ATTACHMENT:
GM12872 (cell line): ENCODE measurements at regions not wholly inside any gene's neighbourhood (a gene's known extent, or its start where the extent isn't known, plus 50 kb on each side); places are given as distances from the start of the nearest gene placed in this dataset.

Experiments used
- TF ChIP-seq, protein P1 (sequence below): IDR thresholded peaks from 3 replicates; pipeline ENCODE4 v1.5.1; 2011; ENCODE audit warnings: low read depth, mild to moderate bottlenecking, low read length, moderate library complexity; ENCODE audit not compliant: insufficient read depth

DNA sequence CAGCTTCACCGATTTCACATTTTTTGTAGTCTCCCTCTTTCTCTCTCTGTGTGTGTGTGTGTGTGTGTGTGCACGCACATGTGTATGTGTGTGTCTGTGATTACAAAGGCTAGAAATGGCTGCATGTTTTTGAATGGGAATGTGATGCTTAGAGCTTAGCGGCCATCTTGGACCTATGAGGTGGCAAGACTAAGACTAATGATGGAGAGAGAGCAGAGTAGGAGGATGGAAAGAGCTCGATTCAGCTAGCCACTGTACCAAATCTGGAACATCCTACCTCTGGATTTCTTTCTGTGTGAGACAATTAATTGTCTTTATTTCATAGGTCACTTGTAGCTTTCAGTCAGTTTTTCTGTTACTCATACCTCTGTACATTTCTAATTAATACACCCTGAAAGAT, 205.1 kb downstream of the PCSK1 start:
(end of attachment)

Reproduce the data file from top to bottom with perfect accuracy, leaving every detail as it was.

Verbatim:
GM12872 (cell line): ENCODE measurements at regions not wholly inside any gene's neighbourhood (a gene's known extent, or its start where the extent isn't known, plus 50 kb on each side); places are given as distances from the start of the nearest gene placed in this dataset.

Experiments used
- TF ChIP-seq, protein P1 (sequence below): IDR thresholded peaks from 3 replicates; pipeline ENCODE4 v1.5.1; 2011; ENCODE audit warnings: low read depth, mild to moderate bottlenecking, low read length, moderate library complexity; ENCODE audit not compliant: insufficient read depth

DNA sequence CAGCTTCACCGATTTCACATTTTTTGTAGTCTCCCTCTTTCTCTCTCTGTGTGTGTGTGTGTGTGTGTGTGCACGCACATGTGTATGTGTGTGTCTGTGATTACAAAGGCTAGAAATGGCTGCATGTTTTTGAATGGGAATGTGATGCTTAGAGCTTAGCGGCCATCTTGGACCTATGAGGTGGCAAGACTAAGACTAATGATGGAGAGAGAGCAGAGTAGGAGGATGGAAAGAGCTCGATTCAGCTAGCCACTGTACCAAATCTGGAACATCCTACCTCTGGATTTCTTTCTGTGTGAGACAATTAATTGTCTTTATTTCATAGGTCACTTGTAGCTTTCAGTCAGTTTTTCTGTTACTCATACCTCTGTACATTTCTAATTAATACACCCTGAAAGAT, 205.1 kb downstream of the PCSK1 start: